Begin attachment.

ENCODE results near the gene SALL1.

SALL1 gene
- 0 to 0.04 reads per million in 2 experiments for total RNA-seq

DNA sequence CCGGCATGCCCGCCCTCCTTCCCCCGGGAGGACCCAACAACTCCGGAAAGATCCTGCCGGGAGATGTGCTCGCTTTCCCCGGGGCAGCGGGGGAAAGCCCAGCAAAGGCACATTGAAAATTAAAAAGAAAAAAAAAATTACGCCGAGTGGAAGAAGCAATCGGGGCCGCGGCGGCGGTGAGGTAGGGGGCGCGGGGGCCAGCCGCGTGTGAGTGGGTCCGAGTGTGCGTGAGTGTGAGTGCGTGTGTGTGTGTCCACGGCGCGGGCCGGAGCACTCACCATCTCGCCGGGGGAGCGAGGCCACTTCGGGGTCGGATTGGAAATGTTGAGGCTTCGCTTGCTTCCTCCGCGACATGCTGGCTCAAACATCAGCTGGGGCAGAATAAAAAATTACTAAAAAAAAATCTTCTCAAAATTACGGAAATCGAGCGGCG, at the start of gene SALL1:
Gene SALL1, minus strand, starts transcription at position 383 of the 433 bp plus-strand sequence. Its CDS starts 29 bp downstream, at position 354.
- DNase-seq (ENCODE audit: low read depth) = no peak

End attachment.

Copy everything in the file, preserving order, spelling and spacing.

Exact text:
ENCODE results near the gene SALL1.

SALL1 gene
- 0 to 0.04 reads per million in 2 experiments for total RNA-seq

DNA sequence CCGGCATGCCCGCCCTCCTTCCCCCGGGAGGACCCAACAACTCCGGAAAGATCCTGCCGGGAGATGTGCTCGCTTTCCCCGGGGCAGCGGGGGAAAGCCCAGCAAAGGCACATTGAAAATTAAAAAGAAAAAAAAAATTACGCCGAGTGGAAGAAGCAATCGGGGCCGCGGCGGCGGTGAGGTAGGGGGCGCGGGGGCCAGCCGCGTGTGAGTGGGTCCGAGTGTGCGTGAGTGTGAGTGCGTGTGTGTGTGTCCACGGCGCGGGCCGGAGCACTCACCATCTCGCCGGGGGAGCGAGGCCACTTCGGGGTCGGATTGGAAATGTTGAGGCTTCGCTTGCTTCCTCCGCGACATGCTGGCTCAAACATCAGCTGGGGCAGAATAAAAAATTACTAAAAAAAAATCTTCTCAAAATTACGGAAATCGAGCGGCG, at the start of gene SALL1:
Gene SALL1, minus strand, starts transcription at position 383 of the 433 bp plus-strand sequence. Its CDS starts 29 bp downstream, at position 354.
- DNase-seq (ENCODE audit: low read depth) = no peak